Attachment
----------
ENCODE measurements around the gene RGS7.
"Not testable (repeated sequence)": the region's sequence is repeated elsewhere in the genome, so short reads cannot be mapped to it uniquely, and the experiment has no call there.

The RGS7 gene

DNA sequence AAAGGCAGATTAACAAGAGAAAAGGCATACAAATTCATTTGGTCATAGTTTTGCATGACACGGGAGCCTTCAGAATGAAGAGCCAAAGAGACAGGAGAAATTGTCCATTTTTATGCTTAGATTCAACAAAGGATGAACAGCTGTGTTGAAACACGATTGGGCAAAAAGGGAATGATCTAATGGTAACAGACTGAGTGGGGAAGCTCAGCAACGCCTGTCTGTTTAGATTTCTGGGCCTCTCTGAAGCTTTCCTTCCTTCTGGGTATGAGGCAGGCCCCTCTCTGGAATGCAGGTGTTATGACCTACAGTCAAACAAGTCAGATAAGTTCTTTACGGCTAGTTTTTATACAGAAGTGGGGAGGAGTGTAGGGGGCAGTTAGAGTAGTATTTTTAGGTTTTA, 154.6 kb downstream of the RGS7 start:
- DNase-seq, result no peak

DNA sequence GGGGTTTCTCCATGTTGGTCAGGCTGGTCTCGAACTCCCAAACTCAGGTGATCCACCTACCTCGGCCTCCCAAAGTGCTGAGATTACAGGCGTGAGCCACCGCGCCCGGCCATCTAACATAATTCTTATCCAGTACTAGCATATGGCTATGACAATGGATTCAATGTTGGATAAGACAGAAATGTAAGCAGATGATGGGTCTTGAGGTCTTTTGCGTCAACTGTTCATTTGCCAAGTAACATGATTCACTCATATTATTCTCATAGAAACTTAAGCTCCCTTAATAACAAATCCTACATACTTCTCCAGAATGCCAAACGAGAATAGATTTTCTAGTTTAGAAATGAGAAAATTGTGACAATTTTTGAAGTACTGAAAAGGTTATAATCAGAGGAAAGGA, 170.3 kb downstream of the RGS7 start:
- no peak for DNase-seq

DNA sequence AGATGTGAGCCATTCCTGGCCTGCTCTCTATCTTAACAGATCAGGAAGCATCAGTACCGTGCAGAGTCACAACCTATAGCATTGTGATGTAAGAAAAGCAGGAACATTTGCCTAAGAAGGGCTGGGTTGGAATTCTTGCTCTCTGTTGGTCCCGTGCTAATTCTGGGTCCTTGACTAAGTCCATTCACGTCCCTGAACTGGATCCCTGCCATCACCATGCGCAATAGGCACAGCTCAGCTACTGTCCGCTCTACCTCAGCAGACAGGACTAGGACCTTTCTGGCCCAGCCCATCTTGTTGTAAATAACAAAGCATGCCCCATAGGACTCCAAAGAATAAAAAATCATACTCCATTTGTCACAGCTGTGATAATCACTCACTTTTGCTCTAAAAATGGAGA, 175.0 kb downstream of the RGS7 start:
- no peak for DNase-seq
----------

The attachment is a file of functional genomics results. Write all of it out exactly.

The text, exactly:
ENCODE measurements around the gene RGS7.
"Not testable (repeated sequence)": the region's sequence is repeated elsewhere in the genome, so short reads cannot be mapped to it uniquely, and the experiment has no call there.

The RGS7 gene

DNA sequence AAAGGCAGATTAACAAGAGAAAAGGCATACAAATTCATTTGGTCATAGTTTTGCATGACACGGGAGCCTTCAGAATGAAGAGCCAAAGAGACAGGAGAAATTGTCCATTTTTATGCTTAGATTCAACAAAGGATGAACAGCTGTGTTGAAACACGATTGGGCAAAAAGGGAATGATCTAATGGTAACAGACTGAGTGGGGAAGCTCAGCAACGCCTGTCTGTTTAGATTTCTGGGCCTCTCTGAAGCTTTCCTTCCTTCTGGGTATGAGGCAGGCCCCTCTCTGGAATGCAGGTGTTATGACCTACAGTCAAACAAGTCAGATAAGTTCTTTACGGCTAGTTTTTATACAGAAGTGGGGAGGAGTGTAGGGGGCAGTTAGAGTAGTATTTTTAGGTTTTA, 154.6 kb downstream of the RGS7 start:
- DNase-seq, result no peak

DNA sequence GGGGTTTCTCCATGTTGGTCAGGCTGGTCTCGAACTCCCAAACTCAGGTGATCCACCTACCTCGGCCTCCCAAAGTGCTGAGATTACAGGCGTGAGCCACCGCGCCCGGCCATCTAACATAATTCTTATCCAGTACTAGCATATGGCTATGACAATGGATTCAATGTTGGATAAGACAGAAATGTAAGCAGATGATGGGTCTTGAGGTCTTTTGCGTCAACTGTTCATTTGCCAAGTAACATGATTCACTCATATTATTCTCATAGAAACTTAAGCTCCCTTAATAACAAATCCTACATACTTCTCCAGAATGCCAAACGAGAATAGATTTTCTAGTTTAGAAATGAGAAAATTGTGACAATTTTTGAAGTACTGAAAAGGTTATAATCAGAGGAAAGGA, 170.3 kb downstream of the RGS7 start:
- no peak for DNase-seq

DNA sequence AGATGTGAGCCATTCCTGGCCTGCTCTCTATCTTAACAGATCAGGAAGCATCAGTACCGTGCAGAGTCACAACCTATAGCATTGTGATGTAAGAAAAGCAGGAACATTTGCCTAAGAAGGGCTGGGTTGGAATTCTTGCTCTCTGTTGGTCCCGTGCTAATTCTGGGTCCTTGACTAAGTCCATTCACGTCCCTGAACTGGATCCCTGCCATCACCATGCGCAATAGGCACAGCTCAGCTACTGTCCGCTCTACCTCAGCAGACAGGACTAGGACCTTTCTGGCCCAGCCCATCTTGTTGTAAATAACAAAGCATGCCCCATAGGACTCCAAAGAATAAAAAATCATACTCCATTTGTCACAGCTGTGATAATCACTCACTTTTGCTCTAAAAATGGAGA, 175.0 kb downstream of the RGS7 start:
- no peak for DNase-seq